The sign at Ambassador Auto's used-car lot in Moscow, Idaho, is advertising a 1993 Mazda Navaho (sic) in stock for $18,487. Seems like a lot of cash, but then I remember the glossy magazine ads: "Navajo: It knows the land." Just down the street, Taco Time has launched their new "Navajo Taco," for only 99 cents. Now that I can afford.
But just what is a Navajo
taco? What is it about this food that makes it distinctly Navajo?
Is this like Mormon bread, Swedish meatballs or Jewish rye? Is this
a culinary flashpoint in politically correct dining? Maybe Idaho
isn't so conservative after all. Maybe the state is promoting
diversity. Maybe pigs fly.
Because I want to
learn more about different cultures, and I have a journalism
degree, I contact both the Moscow and Pullman, Wash., Taco Time
restaurants to find out.
I call Moscow first.
"Hello, Taco Time!'" Young female voice. Sounds familiar. Talks
fast. I actually smell perfume and see a brand sold at Wal-Mart,
like Lady Angus.
"Yes, what is
a Navajo taco?"
"OK. It's on
like a deep-fried scone, and we put beans (in it), and we used to
use chili, but now we use like beef, and sour cream and cheese.
It's really big." Did she mean to say like
"But why is it called a
I detect a giant sigh. She is
exasperated. Why doesn't this guy get it? I hear the distant
metallic buzz of people in cars ordering into a box: "Does the soft
taco come with Mexi-fries?"
"OK. It's like a
Mexican-Indian dish? I guess it's from like Texas and Nevada?"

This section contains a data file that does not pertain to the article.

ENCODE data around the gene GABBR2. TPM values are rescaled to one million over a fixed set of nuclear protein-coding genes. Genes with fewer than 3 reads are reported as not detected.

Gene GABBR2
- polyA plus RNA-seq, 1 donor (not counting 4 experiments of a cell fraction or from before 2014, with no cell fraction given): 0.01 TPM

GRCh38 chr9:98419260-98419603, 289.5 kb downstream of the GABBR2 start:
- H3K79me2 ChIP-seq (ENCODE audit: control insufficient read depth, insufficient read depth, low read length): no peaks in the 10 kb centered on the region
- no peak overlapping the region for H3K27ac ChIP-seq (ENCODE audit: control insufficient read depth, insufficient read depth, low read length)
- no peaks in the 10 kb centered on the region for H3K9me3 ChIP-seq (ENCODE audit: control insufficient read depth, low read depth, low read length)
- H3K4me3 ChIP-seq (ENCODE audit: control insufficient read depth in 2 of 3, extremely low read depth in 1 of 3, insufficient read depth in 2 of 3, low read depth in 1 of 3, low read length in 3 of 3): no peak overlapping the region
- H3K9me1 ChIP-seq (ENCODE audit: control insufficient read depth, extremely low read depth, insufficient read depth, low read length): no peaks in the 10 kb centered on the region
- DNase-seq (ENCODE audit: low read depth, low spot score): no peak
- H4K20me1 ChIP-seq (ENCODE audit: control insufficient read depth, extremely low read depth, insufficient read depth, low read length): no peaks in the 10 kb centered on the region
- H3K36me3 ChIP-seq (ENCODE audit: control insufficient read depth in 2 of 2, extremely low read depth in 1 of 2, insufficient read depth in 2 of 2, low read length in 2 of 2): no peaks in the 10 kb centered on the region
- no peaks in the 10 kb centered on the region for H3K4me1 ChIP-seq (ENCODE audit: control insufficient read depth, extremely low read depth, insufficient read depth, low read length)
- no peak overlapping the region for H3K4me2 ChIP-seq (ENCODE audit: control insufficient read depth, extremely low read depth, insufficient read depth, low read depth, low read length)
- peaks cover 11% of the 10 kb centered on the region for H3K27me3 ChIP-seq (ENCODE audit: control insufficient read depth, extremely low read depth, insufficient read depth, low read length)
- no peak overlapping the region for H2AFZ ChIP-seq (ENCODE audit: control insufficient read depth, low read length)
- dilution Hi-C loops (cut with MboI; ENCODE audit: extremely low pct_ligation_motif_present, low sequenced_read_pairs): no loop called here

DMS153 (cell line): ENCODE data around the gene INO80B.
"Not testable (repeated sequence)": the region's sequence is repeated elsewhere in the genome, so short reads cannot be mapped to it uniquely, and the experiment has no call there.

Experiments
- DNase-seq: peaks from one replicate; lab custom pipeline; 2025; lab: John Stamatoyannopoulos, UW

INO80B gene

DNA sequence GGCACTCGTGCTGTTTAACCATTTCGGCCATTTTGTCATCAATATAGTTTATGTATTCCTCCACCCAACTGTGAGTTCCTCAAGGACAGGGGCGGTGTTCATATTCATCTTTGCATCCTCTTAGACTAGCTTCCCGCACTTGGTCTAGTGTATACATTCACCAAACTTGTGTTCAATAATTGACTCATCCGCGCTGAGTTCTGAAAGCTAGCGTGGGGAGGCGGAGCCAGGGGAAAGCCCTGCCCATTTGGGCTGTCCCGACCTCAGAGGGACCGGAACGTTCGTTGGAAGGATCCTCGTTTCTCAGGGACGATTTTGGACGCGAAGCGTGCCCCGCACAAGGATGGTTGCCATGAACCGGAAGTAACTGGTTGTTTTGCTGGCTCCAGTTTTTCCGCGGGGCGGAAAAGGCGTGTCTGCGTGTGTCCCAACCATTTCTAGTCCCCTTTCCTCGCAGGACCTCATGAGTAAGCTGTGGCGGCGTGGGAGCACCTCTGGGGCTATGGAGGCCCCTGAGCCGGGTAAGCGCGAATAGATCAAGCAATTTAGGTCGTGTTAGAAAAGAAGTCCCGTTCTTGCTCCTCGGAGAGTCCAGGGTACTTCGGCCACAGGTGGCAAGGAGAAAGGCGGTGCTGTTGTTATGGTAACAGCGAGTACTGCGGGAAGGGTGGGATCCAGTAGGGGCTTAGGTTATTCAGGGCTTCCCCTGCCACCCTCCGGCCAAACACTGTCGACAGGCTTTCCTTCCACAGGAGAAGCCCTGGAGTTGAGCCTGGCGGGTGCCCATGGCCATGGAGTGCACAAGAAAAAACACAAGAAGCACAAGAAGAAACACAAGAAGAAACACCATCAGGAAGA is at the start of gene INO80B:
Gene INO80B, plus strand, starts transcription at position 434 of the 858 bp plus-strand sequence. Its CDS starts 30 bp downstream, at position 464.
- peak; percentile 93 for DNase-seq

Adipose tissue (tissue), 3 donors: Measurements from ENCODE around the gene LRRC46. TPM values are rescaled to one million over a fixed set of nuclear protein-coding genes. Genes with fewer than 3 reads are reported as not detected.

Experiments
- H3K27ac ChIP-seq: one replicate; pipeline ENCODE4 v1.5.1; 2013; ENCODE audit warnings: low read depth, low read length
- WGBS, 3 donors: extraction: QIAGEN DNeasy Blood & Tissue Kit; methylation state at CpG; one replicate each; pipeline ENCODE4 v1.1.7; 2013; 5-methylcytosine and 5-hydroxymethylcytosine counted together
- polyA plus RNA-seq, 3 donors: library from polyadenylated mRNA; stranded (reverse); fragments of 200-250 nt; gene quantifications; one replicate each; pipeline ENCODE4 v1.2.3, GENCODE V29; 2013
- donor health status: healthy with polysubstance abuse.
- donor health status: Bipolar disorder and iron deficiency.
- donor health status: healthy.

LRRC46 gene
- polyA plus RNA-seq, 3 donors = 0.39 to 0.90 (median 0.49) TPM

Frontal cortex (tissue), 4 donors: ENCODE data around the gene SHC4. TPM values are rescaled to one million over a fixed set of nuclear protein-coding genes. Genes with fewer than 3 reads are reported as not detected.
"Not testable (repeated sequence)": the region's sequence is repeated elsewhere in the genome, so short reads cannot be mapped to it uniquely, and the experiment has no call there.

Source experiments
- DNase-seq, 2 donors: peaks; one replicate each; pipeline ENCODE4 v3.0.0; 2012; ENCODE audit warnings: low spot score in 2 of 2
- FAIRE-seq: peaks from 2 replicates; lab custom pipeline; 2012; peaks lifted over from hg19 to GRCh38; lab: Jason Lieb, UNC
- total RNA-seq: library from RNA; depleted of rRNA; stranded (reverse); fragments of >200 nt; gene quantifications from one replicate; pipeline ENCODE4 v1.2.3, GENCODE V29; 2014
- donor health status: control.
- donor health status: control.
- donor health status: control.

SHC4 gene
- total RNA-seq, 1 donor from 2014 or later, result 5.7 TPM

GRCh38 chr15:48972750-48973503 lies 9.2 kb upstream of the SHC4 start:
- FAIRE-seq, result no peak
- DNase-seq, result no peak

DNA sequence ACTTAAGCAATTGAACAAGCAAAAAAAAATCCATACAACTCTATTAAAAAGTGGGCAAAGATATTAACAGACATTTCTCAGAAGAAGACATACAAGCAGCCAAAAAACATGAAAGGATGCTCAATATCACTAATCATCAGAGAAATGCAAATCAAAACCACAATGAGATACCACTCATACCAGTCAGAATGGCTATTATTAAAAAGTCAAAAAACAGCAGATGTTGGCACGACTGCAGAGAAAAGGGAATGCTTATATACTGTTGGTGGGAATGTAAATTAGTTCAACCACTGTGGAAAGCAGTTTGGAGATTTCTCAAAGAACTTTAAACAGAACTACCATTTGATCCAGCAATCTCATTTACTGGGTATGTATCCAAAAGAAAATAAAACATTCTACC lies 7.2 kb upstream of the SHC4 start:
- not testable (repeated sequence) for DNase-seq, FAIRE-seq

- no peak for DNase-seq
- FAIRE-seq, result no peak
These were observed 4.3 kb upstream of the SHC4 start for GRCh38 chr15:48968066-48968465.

Pause. Deep breath. "Oh, I see ...
"It's like Navajo bread, and
they used to put a lot of stuff in it?" Although her geographic
sense of history is weak, she is doing her marketing job well. She
My next phone call is to
"Taco Time." Male
voice, young, without much enthusiasm. His voice says, "This is
Spring Break and I'm not in Florida."
"Yes, could you tell me what
a Navajo taco is?"
well, it's Indian fry bread with sour cream, cheese, onions,
lettuce, meat inside."
makes it a Navajo taco?"
"Well, they were called ...
See, it's an Indian version of a taco. I have some friends over in
Puyallup and they say they have something like this there, although
things are different over there."
"Sounds good," I lie.
In just two phone calls I have traced this
ethnic food from Puyallup, Wash., to Nevada and Texas. I'm still
So I call Steve Bunch, assistant
attorney general in the Department of Justice for the Navajo Nation
- in Arizona. I ask him if the Navajo government has given
permission for the use of their name on cars and tacos. He said he
knew about Mazda, but not about Taco Time. Neither have the tribe's
consent, he says, nor does the trucking company Navajo Freight, an
offender that has used the name for 20 or 30
"As a child I remember
the Navajo Freight trucks. I didn't think much about it then, but
now I am more attuned to those issues. I don't know where their
headquarters are, but there sure are a lot of their trucks on
Interstate 40," he says.
He didn't know what the
Navajo Nation would do about Mazda or Taco Time. A group in Dallas
about to launch "Navajo Jeans' has approached Bunch's office
recently, a gesture Bunch says "the people from the Navajo
We move on to the real
reason I called. I ask him The Question.
says there actually is a Navajo taco made locally using fry bread
as a base for a variety of meat and beans. But it's open-faced, he
says, "like a tostada."
I tell him how the word
Navajo is misspelled at the used car lot in Moscow. He says that's
not uncommon. "Of course, neither spelling is correct. That's the
name the Spanish gave us."
Stephen Lyons writes in Pullman, Washington.